As an Android user, how do you share apps with other people? You probably tell them, “Hey, I awesome downloaded [cool app name]. You should play/use it too.” But Google has introduced a new way to share apps from Google Play, and it’ll be pretty useful when (if?) we’re ever able to hang out in person again.
Once you can access the feature, which is currently rolling out various permutations of devices running the 24.0 version (or newer) of the Google Play Store app, you’ll be able to send some of the apps on your phone directly to friends using your device’s Nearby Share feature. However, there’s a caveat; as Android Authority reports, not all apps are eligible for the sharing, thought that might change at some point.
To check if you have this capability yet, make sure you’ve updated your Android’s operating system and all of its apps to the latest versions available (via Settings > System > Advanced > System Update, at least on my Pixel). Check your version of the Google Play Store app by visiting Settings > Apps & notifications > See all [x] apps > Google Play Store > Advanced, and scrolling down a bit until you see the app’s version number. (Again, those are instructions for my Pixel, so the exact path might vary for your specific Android.)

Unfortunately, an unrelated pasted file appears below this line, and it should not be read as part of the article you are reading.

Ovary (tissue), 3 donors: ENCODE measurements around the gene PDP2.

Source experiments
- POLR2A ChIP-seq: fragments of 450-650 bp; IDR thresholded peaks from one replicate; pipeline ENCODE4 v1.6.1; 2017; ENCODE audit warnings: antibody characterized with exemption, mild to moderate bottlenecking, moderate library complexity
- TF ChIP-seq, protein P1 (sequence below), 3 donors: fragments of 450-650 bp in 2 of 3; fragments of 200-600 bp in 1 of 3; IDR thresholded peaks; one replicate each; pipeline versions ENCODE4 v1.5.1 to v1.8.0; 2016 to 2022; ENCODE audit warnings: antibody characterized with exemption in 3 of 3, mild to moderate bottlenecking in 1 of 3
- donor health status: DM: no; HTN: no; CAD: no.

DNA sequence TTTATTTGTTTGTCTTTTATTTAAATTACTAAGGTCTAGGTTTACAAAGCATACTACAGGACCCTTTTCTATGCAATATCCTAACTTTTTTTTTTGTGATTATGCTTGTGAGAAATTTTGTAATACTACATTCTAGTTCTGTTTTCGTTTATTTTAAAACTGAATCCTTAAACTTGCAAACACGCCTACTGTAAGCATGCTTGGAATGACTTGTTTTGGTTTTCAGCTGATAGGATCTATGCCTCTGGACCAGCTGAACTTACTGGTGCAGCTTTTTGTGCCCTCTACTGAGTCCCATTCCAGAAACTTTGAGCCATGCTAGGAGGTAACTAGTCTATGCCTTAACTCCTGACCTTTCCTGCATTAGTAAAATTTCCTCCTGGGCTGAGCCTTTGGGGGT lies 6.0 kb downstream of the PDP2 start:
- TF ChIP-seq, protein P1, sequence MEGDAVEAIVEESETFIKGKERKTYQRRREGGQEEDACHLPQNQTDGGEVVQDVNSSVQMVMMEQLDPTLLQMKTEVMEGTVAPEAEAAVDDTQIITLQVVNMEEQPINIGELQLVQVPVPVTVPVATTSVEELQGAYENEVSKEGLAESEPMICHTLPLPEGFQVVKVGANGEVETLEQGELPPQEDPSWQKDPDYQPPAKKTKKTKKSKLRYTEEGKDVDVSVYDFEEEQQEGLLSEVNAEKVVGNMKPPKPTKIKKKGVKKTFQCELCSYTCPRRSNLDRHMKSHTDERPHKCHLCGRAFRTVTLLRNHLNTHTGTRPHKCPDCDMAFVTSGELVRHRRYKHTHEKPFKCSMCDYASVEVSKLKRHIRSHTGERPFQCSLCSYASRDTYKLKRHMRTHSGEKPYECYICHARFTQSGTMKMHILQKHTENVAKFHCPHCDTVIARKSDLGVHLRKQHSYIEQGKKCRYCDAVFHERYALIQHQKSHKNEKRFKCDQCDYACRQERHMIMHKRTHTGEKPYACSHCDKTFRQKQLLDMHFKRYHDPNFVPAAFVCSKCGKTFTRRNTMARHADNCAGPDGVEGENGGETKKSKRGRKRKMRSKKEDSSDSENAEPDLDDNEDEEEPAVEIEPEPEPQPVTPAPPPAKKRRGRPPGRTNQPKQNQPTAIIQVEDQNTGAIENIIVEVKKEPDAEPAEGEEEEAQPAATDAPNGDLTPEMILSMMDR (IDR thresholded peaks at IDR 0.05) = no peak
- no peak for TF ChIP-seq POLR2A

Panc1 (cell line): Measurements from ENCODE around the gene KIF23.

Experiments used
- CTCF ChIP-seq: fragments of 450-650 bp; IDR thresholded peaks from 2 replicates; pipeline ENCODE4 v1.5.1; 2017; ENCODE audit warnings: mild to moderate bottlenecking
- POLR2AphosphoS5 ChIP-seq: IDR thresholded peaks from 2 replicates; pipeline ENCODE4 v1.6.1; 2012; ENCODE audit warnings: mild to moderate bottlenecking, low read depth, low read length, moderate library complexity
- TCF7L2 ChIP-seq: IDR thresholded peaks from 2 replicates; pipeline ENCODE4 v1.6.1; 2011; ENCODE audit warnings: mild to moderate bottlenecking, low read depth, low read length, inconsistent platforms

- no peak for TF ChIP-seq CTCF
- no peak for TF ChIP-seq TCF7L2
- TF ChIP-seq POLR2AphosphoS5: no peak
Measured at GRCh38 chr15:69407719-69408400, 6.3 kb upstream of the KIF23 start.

Next, launch Google Play, tap on the three-line hamburger icon in the upper-left corner, and select My apps & games. You should now see a new tab at the top: Share. Tap it, and you’ll see this prompt:
Once you’ve given the app the proper permissions, you’ll be able to use the Send button to shoot apps to nearby phones that have tapped on the Receive button and are awaiting transmission. Neither phone needs an internet connection for this to work, as Nearby Share works via a bunch of different methods (“Bluetooth, Bluetooth Low Energy, WebRTC, or peer-to-peer WiFi “) to ship .APKs between the two devices.
Once you’ve picked a device to send apps to — or once someone has elected to send one to you — you’ll get a prompt with a pairing code. All you have to do is make sure the four-digit codes match on the sending and receiving devices. Odds are they will, unless someone else near you is trying to do the exact same thing at the exact same time.